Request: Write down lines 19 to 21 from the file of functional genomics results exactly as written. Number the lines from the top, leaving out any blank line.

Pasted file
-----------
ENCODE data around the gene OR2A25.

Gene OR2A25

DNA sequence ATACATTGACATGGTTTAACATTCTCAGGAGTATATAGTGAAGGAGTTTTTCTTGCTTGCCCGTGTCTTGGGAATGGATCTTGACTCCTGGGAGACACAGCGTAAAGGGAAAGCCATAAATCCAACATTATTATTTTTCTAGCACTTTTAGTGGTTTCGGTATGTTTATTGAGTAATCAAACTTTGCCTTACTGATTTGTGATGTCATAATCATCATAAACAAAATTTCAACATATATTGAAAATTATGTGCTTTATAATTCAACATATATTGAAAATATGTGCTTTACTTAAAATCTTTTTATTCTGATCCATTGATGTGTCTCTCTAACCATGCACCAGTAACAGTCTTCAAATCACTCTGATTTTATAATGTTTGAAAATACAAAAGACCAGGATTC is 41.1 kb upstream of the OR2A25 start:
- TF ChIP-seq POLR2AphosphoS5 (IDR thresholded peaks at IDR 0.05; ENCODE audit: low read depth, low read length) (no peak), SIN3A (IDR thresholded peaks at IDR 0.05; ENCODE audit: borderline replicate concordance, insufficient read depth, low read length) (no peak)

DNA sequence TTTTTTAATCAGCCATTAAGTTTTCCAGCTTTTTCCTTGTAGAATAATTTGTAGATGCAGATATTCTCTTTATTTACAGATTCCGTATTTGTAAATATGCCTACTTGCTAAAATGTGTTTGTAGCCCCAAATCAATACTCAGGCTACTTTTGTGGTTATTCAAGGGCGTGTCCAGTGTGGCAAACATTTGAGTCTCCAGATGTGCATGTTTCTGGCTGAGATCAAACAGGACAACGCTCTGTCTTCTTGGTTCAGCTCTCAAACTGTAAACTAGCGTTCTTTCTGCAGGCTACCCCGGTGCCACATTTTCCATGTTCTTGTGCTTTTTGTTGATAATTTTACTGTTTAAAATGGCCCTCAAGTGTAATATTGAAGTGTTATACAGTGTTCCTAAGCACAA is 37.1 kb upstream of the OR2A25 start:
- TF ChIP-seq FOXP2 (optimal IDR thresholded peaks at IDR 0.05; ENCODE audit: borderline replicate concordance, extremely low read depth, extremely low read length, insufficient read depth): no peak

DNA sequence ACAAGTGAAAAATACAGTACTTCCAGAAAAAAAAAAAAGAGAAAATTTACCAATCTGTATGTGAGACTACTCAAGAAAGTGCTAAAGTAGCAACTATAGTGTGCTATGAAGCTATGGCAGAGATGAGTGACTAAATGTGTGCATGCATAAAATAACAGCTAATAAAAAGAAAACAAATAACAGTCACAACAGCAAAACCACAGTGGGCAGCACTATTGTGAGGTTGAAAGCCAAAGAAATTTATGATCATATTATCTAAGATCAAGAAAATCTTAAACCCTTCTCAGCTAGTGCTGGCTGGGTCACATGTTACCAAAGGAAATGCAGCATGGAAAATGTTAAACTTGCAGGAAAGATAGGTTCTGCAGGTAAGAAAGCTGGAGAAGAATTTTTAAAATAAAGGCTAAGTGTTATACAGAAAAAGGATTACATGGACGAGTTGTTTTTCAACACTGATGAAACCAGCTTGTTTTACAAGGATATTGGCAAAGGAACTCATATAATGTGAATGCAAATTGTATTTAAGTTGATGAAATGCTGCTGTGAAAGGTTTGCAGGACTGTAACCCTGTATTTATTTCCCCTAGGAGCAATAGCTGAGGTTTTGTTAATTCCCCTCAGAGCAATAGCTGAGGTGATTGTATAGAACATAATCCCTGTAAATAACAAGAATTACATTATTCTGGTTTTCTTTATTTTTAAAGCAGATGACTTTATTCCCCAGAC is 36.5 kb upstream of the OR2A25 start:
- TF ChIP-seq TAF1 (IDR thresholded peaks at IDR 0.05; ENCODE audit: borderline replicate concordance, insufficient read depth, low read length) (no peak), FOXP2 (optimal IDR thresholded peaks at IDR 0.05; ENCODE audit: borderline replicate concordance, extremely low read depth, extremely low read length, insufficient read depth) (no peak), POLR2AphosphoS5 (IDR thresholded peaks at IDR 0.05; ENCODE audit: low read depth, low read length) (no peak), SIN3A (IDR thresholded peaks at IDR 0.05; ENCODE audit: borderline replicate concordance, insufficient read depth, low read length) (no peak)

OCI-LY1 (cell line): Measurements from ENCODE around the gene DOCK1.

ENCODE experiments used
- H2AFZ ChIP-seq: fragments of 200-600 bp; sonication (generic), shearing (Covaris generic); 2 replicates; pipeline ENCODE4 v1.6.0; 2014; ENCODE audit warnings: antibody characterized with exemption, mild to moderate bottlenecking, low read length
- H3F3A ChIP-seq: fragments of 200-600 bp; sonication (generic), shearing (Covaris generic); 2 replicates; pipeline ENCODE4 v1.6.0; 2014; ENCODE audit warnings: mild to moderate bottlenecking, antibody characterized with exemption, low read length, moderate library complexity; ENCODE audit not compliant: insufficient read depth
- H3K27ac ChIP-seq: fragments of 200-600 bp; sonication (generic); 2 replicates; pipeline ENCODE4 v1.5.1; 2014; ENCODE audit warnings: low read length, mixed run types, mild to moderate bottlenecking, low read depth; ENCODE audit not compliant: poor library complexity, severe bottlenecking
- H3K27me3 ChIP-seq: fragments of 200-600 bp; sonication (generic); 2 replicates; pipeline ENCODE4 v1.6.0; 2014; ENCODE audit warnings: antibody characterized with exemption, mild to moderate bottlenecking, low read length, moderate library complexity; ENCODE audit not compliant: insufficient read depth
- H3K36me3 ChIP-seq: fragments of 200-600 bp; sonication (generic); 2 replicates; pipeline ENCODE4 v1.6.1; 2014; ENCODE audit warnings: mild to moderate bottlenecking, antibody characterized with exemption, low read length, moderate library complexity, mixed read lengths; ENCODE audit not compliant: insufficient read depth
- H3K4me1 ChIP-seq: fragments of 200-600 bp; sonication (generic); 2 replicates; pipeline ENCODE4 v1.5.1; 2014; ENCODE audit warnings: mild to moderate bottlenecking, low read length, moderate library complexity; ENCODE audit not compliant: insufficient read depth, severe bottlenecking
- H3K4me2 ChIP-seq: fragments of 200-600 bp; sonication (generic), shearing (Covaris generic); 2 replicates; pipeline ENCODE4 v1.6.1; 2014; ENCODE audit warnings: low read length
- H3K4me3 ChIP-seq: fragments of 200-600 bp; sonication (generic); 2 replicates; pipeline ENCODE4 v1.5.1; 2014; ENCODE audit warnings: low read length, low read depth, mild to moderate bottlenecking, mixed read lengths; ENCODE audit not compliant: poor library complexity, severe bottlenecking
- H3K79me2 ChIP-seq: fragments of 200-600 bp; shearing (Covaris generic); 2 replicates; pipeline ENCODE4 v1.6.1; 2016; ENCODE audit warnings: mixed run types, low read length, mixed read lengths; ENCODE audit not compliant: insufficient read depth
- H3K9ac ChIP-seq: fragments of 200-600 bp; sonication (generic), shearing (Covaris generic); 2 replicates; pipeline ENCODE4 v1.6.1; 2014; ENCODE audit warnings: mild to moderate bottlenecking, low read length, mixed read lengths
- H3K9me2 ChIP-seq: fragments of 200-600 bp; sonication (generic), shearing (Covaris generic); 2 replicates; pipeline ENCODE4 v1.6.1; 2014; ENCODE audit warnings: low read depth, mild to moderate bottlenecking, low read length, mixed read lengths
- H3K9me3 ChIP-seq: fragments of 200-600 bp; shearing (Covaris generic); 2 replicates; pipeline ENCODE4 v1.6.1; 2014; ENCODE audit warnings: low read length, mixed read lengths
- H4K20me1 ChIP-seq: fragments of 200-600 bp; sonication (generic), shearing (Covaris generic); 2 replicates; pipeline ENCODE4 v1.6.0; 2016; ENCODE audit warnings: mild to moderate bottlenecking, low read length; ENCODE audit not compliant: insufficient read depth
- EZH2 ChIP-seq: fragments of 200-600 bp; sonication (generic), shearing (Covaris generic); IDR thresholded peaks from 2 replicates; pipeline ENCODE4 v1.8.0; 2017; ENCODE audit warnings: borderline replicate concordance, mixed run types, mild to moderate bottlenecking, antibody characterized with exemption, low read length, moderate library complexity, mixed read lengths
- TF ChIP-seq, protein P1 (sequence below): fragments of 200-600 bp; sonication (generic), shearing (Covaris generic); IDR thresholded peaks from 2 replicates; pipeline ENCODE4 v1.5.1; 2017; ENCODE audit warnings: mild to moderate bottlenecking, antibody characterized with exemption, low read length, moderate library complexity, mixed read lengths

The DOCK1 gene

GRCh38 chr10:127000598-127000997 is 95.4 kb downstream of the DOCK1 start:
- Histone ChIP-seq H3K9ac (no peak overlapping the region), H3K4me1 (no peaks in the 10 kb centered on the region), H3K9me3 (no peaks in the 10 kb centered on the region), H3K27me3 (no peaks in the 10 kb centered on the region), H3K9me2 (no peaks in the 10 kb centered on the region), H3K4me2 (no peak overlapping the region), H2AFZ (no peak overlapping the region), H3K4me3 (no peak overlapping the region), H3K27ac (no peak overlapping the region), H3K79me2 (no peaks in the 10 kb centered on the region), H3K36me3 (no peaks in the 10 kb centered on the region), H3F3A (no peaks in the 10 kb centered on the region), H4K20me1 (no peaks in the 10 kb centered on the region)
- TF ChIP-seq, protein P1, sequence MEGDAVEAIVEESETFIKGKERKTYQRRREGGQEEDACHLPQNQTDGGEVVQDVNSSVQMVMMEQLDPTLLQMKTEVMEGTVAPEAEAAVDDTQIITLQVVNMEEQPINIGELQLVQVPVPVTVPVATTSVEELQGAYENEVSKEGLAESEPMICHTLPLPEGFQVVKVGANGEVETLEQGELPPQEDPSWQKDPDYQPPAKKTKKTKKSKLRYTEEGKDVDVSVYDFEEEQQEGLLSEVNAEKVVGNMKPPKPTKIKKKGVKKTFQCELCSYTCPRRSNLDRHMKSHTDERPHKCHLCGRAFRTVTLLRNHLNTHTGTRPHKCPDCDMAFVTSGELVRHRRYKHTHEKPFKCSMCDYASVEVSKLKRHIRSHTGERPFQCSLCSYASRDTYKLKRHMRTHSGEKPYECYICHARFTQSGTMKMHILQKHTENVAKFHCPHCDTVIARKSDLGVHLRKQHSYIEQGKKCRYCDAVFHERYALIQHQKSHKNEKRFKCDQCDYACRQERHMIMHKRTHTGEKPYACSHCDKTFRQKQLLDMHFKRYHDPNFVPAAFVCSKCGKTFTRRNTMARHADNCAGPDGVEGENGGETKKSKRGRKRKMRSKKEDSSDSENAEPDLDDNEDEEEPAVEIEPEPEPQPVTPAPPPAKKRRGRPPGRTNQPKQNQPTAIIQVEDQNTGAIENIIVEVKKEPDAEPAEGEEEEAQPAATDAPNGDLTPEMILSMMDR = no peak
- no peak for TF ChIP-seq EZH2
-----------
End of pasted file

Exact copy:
- H3K79me2 ChIP-seq: fragments of 200-600 bp; shearing (Covaris generic); 2 replicates; pipeline ENCODE4 v1.6.1; 2016; ENCODE audit warnings: mixed run types, low read length, mixed read lengths; ENCODE audit not compliant: insufficient read depth
- H3K9ac ChIP-seq: fragments of 200-600 bp; sonication (generic), shearing (Covaris generic); 2 replicates; pipeline ENCODE4 v1.6.1; 2014; ENCODE audit warnings: mild to moderate bottlenecking, low read length, mixed read lengths
- H3K9me2 ChIP-seq: fragments of 200-600 bp; sonication (generic), shearing (Covaris generic); 2 replicates; pipeline ENCODE4 v1.6.1; 2014; ENCODE audit warnings: low read depth, mild to moderate bottlenecking, low read length, mixed read lengths